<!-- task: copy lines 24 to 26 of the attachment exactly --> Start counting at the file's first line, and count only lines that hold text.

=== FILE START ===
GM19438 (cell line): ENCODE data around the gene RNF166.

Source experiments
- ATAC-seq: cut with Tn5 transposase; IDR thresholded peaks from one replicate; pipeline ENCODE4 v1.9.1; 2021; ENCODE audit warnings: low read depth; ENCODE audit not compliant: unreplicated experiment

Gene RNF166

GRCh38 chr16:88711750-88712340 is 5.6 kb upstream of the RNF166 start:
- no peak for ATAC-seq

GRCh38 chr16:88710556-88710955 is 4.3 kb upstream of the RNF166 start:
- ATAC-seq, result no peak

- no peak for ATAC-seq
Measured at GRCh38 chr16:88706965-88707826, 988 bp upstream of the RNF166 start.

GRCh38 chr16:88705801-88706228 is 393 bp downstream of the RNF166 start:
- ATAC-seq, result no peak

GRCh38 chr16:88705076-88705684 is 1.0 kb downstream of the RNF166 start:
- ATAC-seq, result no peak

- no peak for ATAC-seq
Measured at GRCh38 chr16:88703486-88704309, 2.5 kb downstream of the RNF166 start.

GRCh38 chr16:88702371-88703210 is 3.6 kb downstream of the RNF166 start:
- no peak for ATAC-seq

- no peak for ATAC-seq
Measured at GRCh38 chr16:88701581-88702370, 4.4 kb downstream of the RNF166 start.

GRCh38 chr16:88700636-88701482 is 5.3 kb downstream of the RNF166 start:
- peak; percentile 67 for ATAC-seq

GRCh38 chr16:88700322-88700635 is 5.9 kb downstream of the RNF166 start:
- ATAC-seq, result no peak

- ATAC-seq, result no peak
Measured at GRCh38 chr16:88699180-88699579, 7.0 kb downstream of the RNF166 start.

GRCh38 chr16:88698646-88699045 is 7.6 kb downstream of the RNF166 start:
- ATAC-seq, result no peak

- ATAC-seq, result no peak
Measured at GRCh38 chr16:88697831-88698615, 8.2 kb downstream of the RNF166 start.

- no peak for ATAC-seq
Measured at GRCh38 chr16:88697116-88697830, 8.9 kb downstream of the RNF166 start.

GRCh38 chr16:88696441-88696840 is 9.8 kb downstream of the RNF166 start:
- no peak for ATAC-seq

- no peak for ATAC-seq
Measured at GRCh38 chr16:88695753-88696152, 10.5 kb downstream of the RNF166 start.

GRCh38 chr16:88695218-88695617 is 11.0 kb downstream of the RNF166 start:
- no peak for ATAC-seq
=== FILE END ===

- ATAC-seq, result no peak

- ATAC-seq, result no peak
Measured at GRCh38 chr16:88699180-88699579, 7.0 kb downstream of the RNF166 start.